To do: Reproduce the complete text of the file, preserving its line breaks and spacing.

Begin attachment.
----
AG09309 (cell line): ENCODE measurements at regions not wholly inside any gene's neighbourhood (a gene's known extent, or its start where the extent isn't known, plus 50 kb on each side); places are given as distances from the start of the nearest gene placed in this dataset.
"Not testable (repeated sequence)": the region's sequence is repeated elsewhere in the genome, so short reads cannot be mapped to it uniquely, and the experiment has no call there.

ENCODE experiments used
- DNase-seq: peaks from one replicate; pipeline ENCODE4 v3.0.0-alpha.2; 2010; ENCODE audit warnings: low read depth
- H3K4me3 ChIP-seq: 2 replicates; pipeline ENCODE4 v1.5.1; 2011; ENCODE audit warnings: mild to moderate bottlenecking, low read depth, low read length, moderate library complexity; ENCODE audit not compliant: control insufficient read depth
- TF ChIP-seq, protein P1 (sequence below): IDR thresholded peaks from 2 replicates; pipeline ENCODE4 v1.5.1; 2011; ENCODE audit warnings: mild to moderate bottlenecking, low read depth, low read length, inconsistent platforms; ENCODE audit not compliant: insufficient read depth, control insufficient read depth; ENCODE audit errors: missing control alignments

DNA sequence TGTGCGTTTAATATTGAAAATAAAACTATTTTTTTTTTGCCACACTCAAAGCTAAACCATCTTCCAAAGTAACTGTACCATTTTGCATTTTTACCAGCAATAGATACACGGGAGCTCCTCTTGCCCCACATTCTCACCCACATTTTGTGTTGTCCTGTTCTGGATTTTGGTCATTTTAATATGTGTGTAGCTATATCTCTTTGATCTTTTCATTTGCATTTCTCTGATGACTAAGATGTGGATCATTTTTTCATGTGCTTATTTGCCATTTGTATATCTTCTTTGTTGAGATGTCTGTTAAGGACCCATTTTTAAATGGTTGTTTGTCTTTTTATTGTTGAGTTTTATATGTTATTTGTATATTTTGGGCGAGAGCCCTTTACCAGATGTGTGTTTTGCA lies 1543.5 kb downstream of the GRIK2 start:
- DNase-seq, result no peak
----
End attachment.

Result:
AG09309 (cell line): ENCODE measurements at regions not wholly inside any gene's neighbourhood (a gene's known extent, or its start where the extent isn't known, plus 50 kb on each side); places are given as distances from the start of the nearest gene placed in this dataset.
"Not testable (repeated sequence)": the region's sequence is repeated elsewhere in the genome, so short reads cannot be mapped to it uniquely, and the experiment has no call there.

ENCODE experiments used
- DNase-seq: peaks from one replicate; pipeline ENCODE4 v3.0.0-alpha.2; 2010; ENCODE audit warnings: low read depth
- H3K4me3 ChIP-seq: 2 replicates; pipeline ENCODE4 v1.5.1; 2011; ENCODE audit warnings: mild to moderate bottlenecking, low read depth, low read length, moderate library complexity; ENCODE audit not compliant: control insufficient read depth
- TF ChIP-seq, protein P1 (sequence below): IDR thresholded peaks from 2 replicates; pipeline ENCODE4 v1.5.1; 2011; ENCODE audit warnings: mild to moderate bottlenecking, low read depth, low read length, inconsistent platforms; ENCODE audit not compliant: insufficient read depth, control insufficient read depth; ENCODE audit errors: missing control alignments

DNA sequence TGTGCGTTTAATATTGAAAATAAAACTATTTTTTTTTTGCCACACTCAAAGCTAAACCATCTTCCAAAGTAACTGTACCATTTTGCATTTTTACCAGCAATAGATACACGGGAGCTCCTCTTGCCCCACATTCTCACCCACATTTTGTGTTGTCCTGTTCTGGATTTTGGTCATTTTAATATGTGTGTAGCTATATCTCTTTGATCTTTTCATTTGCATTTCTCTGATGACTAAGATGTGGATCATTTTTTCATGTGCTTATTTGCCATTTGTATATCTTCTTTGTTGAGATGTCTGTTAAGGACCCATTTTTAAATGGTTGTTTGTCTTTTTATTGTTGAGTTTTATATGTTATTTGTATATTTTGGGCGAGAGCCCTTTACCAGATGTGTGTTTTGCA lies 1543.5 kb downstream of the GRIK2 start:
- DNase-seq, result no peak